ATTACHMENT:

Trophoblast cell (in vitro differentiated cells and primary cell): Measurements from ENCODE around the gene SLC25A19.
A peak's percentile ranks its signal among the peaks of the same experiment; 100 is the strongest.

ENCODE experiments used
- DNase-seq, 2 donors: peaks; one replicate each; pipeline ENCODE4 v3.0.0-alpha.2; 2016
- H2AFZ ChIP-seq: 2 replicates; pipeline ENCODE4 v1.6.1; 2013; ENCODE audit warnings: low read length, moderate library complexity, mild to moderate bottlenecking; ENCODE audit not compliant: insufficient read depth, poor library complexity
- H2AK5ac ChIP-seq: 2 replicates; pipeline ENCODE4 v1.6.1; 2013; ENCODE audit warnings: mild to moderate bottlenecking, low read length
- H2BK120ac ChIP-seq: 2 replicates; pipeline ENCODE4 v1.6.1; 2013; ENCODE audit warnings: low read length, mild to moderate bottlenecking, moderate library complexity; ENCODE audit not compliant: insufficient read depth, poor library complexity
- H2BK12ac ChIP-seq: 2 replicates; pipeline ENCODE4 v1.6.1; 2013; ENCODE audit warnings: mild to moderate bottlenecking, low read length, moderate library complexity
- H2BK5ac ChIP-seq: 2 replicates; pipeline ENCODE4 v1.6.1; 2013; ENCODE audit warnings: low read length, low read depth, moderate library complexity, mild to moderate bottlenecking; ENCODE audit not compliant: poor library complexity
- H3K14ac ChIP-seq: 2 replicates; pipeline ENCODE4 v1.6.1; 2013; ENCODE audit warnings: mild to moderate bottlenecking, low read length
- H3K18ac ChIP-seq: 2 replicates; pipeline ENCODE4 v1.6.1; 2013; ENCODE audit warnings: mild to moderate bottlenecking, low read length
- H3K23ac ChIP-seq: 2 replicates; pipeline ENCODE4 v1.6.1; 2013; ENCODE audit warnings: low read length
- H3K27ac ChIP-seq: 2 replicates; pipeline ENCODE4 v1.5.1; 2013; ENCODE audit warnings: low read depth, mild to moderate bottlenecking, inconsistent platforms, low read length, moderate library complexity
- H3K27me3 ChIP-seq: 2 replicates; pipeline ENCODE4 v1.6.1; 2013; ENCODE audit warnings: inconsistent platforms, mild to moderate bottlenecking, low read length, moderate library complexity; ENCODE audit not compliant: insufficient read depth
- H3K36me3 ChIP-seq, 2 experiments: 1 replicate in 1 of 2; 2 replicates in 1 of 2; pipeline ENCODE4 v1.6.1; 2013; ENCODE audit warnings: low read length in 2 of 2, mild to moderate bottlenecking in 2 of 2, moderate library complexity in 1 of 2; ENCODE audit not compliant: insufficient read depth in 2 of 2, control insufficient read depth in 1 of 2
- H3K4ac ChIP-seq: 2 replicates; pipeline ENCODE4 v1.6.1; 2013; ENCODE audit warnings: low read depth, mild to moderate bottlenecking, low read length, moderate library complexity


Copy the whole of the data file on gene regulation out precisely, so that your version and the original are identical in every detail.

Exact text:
Trophoblast cell (in vitro differentiated cells and primary cell): Measurements from ENCODE around the gene SLC25A19.
A peak's percentile ranks its signal among the peaks of the same experiment; 100 is the strongest.

ENCODE experiments used
- DNase-seq, 2 donors: peaks; one replicate each; pipeline ENCODE4 v3.0.0-alpha.2; 2016
- H2AFZ ChIP-seq: 2 replicates; pipeline ENCODE4 v1.6.1; 2013; ENCODE audit warnings: low read length, moderate library complexity, mild to moderate bottlenecking; ENCODE audit not compliant: insufficient read depth, poor library complexity
- H2AK5ac ChIP-seq: 2 replicates; pipeline ENCODE4 v1.6.1; 2013; ENCODE audit warnings: mild to moderate bottlenecking, low read length
- H2BK120ac ChIP-seq: 2 replicates; pipeline ENCODE4 v1.6.1; 2013; ENCODE audit warnings: low read length, mild to moderate bottlenecking, moderate library complexity; ENCODE audit not compliant: insufficient read depth, poor library complexity
- H2BK12ac ChIP-seq: 2 replicates; pipeline ENCODE4 v1.6.1; 2013; ENCODE audit warnings: mild to moderate bottlenecking, low read length, moderate library complexity
- H2BK5ac ChIP-seq: 2 replicates; pipeline ENCODE4 v1.6.1; 2013; ENCODE audit warnings: low read length, low read depth, moderate library complexity, mild to moderate bottlenecking; ENCODE audit not compliant: poor library complexity
- H3K14ac ChIP-seq: 2 replicates; pipeline ENCODE4 v1.6.1; 2013; ENCODE audit warnings: mild to moderate bottlenecking, low read length
- H3K18ac ChIP-seq: 2 replicates; pipeline ENCODE4 v1.6.1; 2013; ENCODE audit warnings: mild to moderate bottlenecking, low read length
- H3K23ac ChIP-seq: 2 replicates; pipeline ENCODE4 v1.6.1; 2013; ENCODE audit warnings: low read length
- H3K27ac ChIP-seq: 2 replicates; pipeline ENCODE4 v1.5.1; 2013; ENCODE audit warnings: low read depth, mild to moderate bottlenecking, inconsistent platforms, low read length, moderate library complexity
- H3K27me3 ChIP-seq: 2 replicates; pipeline ENCODE4 v1.6.1; 2013; ENCODE audit warnings: inconsistent platforms, mild to moderate bottlenecking, low read length, moderate library complexity; ENCODE audit not compliant: insufficient read depth
- H3K36me3 ChIP-seq, 2 experiments: 1 replicate in 1 of 2; 2 replicates in 1 of 2; pipeline ENCODE4 v1.6.1; 2013; ENCODE audit warnings: low read length in 2 of 2, mild to moderate bottlenecking in 2 of 2, moderate library complexity in 1 of 2; ENCODE audit not compliant: insufficient read depth in 2 of 2, control insufficient read depth in 1 of 2
- H3K4ac ChIP-seq: 2 replicates; pipeline ENCODE4 v1.6.1; 2013; ENCODE audit warnings: low read depth, mild to moderate bottlenecking, low read length, moderate library complexity